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Knicks finish next to last, earning no less than No. 5 draft pick

Tim Hardaway Jr. of the New York Knicks

Tim Hardaway Jr. of the New York Knicks looks on against the Detroit Pistons at Madison Square Garden on April 15, 2015. Credit: Mike Stobe

The worst season in Knicks' history ended last night. Now one of their most anticipated offseasons begins.

The Knicks secured the NBA's second-worst record by falling, 112-90, to Detroit in their finale at the Garden. They finished up 17-65 in Derek Fisher's first season as coach and will have a 19.9-percent chance of getting the first overall pick in the June draft. The Knicks can't drop lower than fifth.

"It was obviously a difficult season for us as a team," Fisher said. "We were forced to deal with some realities. I think as long as we continue to take a true look in the mirror at a lot of what we have been and where we need to go, I think we'll be OK."

The Knicks had been in last place for most of the season. But they won their previous two games, allowing the skidding Timberwolves to slip below them.

Minnesota lost to Oklahoma City and finished one game worse than the Knicks. The T-Wolves will have a 25-percent chance of winning the May 19 NBA Draft Lottery.

Kentucky's Karl-Anthony Towns and Duke's Jahlil Okafor are considered the top two prospects in the draft.

"We have no control over the Ping-Pong balls," Fisher said. "And the last I checked my job is to try and win as much as we can even if it throws off people's thoughts about what we should be doing in the lottery.

"The message to the players and our fans would be the same: Any time you put on a New York Knick uniform you're supposed to go out and try to win -- period."

Tim Hardaway Jr. led the Knicks with 25 points and Cole Aldrich had 24 and 15 rebounds. Reggie Jackson's 24 points paced seven Pistons in double figures.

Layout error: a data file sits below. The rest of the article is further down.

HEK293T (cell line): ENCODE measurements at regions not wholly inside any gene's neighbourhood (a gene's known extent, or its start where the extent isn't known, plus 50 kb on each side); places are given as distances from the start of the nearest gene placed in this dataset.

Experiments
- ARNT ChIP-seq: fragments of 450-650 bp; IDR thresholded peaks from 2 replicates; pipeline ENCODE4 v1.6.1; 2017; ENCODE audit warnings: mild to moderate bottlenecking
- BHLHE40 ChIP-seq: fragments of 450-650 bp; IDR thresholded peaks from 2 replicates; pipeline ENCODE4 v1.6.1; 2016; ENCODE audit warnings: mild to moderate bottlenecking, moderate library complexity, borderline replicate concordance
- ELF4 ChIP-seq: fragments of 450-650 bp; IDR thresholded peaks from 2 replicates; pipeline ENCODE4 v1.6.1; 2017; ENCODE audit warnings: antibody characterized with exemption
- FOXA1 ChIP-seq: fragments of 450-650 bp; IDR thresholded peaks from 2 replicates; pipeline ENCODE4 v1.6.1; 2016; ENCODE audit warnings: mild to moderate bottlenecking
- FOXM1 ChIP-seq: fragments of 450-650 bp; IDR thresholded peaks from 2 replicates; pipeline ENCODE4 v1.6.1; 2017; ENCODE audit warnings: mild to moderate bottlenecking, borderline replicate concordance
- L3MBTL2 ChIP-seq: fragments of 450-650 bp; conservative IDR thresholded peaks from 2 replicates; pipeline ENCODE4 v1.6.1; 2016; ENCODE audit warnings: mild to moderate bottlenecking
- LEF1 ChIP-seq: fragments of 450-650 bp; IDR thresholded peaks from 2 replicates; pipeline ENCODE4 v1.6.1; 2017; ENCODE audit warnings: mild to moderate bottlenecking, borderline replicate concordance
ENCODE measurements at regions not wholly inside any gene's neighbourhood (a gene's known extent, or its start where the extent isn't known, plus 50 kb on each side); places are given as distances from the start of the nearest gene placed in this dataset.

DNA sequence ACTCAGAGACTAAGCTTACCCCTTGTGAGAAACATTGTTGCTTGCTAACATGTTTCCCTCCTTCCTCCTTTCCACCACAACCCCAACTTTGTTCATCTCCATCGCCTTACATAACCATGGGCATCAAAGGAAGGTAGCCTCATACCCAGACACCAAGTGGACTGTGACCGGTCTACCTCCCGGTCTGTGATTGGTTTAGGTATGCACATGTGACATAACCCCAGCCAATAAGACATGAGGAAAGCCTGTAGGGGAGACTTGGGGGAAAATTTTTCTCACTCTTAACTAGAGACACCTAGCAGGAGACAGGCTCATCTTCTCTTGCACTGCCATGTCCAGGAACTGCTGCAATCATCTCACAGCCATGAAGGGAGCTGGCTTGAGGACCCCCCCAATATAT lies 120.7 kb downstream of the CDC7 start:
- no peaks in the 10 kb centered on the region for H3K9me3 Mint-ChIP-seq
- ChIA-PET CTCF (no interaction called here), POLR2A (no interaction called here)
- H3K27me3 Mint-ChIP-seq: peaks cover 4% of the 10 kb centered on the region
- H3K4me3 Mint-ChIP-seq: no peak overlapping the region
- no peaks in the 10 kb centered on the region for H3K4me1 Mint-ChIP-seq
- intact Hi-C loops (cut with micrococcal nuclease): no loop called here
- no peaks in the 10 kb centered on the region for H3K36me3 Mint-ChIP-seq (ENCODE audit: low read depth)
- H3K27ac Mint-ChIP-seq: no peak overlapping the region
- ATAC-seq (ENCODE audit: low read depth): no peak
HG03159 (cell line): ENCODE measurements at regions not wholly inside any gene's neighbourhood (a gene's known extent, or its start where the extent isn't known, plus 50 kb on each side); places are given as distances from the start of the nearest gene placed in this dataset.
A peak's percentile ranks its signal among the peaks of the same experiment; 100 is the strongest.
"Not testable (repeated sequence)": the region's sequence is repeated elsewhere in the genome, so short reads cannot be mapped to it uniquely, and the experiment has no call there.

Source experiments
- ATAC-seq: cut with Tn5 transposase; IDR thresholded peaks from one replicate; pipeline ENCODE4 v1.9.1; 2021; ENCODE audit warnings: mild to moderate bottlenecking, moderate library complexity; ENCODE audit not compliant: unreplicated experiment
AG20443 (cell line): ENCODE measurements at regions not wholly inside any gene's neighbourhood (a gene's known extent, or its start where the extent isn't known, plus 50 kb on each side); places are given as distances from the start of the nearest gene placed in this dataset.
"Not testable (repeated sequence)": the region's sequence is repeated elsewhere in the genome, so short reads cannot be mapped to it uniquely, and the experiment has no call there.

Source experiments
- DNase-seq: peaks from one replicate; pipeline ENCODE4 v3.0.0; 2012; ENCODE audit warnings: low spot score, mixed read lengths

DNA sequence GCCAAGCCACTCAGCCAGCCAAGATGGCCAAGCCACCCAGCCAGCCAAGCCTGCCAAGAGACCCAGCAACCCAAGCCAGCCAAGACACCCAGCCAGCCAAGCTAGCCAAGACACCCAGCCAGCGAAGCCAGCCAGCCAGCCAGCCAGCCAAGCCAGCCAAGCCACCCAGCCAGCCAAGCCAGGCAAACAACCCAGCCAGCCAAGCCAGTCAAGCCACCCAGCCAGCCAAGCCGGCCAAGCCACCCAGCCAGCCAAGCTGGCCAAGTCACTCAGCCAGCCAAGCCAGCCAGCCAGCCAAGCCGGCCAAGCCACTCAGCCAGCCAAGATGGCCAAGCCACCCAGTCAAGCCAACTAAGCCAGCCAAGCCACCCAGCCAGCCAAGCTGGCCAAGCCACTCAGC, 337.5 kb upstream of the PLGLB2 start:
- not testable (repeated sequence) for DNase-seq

Now all eyes will be on team president Phil Jackson to see what he can do in free agency, where the Knicks should have about $30 million to spend. Pistons big man Greg Monroe is expected to be a main target, and some NBA insiders believe that he will end up on the Knicks.

Monroe said if Jackson wants to meet with him July 1, he'll be there.

"If they're interested, I'm going to [talk to them]," Monroe said after the morning shootaround.

"Guys know he obviously knows what it takes to win. He's Phil Jackson . . . He's been where everyone dreams about going who's playing in this league. He's coached many championship teams, so obviously he knows and understands what it takes to win."

Detroit wants to re-sign Monroe, and can offer him more money. Pistons president and coach Stan Van Gundy praised Monroe repeatedly.

"Greg's a very good player and the type of person that you want in your organization," Van Gundy said. "I'm a big fan."

It should be an interesting offseason for the Knicks, to say the least.

"I think you always have to be optimistic about where you can go and what you can do in the future," Fisher said. "We're going to get a chance to get good players. There's no doubt about that."

The Dolan family owns controlling interests in the Knicks, Madison Square Garden and Cablevision. Cablevision owns Newsday.

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